Often, HR (not to be confused with Internal Recruiters) then engage every single IT recruitment agency in town, who then blast the same pool of highly sought-after engineers on LinkedIn over and over with private messages that are not tailored to the engineers’ actual skill sets, their personal ambitions or the culture of the hiring company.

Once applicants are identified, often the testing and screening process that then unfolds at the company itself is all wrong. Scenes like these are all too common:

“We love your profile and are super impressed with your background. Can you spend a week doing a tech test and we will get back to you about a fortnight later,” or “We are a transparent and collaborative organisation, now come and spend a day with us with no idea about who you are meeting, and we will watch you whiteboard and take notes on our laptops.”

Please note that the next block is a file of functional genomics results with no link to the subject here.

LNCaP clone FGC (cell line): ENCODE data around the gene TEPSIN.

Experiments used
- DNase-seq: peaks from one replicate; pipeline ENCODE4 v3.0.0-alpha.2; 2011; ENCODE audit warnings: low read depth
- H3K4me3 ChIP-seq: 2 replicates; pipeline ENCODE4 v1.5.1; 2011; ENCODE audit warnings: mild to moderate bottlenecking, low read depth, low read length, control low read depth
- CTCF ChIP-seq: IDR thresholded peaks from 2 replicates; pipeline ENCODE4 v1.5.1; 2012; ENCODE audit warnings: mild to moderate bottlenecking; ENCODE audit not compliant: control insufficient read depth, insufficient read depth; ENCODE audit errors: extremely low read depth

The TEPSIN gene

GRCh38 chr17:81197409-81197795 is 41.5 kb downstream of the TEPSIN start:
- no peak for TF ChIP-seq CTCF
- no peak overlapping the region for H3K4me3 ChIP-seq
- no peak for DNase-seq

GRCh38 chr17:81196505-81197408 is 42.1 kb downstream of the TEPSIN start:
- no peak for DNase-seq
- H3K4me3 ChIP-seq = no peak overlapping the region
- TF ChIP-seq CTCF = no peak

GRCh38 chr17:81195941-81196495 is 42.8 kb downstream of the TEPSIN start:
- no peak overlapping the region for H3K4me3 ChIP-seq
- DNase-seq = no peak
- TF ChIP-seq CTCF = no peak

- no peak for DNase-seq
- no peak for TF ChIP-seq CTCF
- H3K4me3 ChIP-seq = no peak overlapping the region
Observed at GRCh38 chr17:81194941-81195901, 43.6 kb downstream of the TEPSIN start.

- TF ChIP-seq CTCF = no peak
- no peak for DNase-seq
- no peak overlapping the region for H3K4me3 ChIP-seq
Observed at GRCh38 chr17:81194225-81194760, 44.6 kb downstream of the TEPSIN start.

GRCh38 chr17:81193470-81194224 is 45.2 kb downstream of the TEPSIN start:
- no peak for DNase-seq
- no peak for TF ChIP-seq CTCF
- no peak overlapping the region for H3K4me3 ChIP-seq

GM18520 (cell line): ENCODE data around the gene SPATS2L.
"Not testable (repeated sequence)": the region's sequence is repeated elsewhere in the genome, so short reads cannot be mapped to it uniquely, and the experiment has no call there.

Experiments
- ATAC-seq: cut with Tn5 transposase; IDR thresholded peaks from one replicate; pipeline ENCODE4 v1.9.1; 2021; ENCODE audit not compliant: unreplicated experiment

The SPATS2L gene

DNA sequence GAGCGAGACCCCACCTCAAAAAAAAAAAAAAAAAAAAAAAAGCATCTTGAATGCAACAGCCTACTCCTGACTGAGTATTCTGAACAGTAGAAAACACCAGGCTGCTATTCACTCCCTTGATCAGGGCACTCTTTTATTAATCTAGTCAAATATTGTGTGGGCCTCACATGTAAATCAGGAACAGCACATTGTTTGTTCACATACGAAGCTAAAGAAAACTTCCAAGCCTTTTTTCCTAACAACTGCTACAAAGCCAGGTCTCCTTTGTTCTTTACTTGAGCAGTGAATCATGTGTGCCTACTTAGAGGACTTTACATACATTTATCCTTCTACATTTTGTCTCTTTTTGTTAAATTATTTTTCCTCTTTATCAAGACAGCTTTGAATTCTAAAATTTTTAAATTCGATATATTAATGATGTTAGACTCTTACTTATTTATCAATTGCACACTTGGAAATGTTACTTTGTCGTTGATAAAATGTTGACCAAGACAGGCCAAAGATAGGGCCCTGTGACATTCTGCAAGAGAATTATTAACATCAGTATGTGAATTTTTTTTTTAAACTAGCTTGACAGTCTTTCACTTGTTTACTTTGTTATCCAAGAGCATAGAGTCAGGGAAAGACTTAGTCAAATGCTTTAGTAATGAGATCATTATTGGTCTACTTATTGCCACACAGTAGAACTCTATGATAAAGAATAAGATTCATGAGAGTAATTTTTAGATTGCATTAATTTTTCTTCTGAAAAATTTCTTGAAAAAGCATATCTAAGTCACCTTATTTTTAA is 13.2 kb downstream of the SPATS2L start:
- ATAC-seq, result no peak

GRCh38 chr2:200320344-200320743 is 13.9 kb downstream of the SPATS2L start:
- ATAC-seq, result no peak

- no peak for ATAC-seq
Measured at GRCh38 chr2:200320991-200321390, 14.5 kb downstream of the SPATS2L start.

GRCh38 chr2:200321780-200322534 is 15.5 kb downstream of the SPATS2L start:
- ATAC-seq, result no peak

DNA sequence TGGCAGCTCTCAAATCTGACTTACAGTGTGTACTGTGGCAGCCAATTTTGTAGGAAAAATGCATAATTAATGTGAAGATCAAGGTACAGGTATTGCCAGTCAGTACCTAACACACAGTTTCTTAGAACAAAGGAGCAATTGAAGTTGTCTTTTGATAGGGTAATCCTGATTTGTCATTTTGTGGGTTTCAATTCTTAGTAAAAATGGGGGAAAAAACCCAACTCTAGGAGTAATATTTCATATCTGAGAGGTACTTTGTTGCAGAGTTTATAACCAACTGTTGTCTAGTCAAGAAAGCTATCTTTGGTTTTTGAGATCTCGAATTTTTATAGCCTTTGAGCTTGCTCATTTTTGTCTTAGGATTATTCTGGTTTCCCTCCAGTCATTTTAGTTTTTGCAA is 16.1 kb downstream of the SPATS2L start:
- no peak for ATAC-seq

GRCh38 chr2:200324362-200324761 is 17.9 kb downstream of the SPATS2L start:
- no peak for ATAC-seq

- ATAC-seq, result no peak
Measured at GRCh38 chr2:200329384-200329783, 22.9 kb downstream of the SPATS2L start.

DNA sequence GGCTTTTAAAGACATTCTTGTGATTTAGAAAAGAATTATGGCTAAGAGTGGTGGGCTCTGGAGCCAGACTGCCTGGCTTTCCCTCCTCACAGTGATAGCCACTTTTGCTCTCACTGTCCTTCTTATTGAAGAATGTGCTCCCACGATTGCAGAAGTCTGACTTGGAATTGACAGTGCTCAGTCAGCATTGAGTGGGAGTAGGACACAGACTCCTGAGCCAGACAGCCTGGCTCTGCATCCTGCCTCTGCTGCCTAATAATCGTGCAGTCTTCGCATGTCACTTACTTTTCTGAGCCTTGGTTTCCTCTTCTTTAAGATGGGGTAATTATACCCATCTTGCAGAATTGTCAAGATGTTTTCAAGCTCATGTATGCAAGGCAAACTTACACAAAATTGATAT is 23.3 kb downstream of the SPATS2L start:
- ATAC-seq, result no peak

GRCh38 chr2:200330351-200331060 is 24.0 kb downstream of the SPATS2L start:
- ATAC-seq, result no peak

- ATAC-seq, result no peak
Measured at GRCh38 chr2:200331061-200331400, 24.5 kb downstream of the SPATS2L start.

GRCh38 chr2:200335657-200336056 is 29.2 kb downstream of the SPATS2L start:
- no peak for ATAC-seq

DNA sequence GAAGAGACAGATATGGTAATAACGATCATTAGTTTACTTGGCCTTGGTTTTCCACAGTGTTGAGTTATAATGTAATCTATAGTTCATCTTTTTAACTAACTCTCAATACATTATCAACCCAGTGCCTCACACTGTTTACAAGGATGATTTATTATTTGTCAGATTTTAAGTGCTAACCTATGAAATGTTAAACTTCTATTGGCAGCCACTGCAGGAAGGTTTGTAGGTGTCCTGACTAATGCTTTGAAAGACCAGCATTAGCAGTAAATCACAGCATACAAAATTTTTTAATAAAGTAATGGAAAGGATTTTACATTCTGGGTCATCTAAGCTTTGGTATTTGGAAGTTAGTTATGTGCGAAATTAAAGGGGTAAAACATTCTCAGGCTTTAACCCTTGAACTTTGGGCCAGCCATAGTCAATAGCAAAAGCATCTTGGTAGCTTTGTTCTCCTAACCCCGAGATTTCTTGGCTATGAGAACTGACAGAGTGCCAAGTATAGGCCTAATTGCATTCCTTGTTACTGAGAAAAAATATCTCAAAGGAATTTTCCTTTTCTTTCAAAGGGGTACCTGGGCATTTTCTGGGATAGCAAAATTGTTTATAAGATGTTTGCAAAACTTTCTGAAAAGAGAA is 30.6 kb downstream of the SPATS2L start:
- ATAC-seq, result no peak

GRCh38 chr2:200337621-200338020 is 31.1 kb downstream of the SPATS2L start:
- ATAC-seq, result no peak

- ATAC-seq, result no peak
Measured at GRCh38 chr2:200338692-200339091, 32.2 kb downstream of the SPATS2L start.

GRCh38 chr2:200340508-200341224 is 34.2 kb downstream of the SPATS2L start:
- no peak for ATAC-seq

So whilst these tests are well intentioned and optimised to save time for the interviewing panel they don’t actually test the skill set being used day-to-day by a software engineer. In a recent workshop I ran we asked 40 recently-hired engineers if the technical test used during their interview process was relevant to their day-to-day work.

Not one said it was.

Not a huge sample set but a solid enough indicator. The average time taken to complete the test was 10 hours. Factor in the time marking the test by the hiring company and you can see how this all adds up.

I am a big fan of skills testing but believe that asking candidates to work on a project that simulates the work they’d actually do, for instance, by programming in pairs, is a better way to conduct the final “tech test.”

Founders, CEOs and CTO’s constantly underestimate how time-consuming and difficult it is to hire an amazing team. Hiring a single engineer from a standing start takes about 30 actual work hours and involves things like building a position specification, sourcing channels, searching for candidates, responding to inbound applications, initial screening of applicants over the phone, then candidate interviews, carefully rejecting candidates and putting finalists in front of CEOs for an interview. Once that’s all done, there’s still paperwork, contract negotiations, and onboarding. With a great recruiter and process you can reduce that to around 15 hours — if you’re hiring multiples of the same profile.